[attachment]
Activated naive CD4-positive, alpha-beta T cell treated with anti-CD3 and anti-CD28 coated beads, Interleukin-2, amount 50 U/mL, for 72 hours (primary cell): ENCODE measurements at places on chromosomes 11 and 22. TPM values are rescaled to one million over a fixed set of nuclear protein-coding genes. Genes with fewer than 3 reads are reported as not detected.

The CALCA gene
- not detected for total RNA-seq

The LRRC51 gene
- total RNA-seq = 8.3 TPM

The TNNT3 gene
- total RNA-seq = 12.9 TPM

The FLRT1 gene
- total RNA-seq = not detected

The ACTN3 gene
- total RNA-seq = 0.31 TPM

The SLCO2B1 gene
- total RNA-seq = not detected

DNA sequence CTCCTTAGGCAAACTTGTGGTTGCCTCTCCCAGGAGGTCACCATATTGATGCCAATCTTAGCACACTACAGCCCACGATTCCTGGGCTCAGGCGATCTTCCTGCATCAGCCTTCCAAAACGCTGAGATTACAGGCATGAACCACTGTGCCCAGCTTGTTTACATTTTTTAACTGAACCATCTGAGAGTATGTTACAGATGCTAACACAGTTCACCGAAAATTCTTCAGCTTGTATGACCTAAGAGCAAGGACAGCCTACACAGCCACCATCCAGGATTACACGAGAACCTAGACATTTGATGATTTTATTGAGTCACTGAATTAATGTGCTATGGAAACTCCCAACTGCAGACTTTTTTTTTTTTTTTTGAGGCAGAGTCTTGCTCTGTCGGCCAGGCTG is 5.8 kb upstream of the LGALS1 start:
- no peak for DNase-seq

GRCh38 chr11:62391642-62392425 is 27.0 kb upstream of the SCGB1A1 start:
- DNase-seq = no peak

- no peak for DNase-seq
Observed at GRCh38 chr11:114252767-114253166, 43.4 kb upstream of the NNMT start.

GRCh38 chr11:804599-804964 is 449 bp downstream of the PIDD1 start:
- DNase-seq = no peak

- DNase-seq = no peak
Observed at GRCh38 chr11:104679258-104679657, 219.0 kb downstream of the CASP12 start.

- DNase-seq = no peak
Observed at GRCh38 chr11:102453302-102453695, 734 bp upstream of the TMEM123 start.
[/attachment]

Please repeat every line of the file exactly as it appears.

Activated naive CD4-positive, alpha-beta T cell treated with anti-CD3 and anti-CD28 coated beads, Interleukin-2, amount 50 U/mL, for 72 hours (primary cell): ENCODE measurements at places on chromosomes 11 and 22. TPM values are rescaled to one million over a fixed set of nuclear protein-coding genes. Genes with fewer than 3 reads are reported as not detected.

The CALCA gene
- not detected for total RNA-seq

The LRRC51 gene
- total RNA-seq = 8.3 TPM

The TNNT3 gene
- total RNA-seq = 12.9 TPM

The FLRT1 gene
- total RNA-seq = not detected

The ACTN3 gene
- total RNA-seq = 0.31 TPM

The SLCO2B1 gene
- total RNA-seq = not detected

DNA sequence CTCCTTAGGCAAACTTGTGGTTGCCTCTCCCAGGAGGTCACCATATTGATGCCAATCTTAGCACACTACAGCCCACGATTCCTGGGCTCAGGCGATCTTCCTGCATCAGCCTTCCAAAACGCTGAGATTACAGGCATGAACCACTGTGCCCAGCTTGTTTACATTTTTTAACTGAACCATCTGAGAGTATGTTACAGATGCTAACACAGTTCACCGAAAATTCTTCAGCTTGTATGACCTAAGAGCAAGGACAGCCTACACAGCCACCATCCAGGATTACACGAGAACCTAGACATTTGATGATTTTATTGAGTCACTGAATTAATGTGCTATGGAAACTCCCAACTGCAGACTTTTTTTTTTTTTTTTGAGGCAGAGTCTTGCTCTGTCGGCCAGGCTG is 5.8 kb upstream of the LGALS1 start:
- no peak for DNase-seq

GRCh38 chr11:62391642-62392425 is 27.0 kb upstream of the SCGB1A1 start:
- DNase-seq = no peak

- no peak for DNase-seq
Observed at GRCh38 chr11:114252767-114253166, 43.4 kb upstream of the NNMT start.

GRCh38 chr11:804599-804964 is 449 bp downstream of the PIDD1 start:
- DNase-seq = no peak

- DNase-seq = no peak
Observed at GRCh38 chr11:104679258-104679657, 219.0 kb downstream of the CASP12 start.

- DNase-seq = no peak
Observed at GRCh38 chr11:102453302-102453695, 734 bp upstream of the TMEM123 start.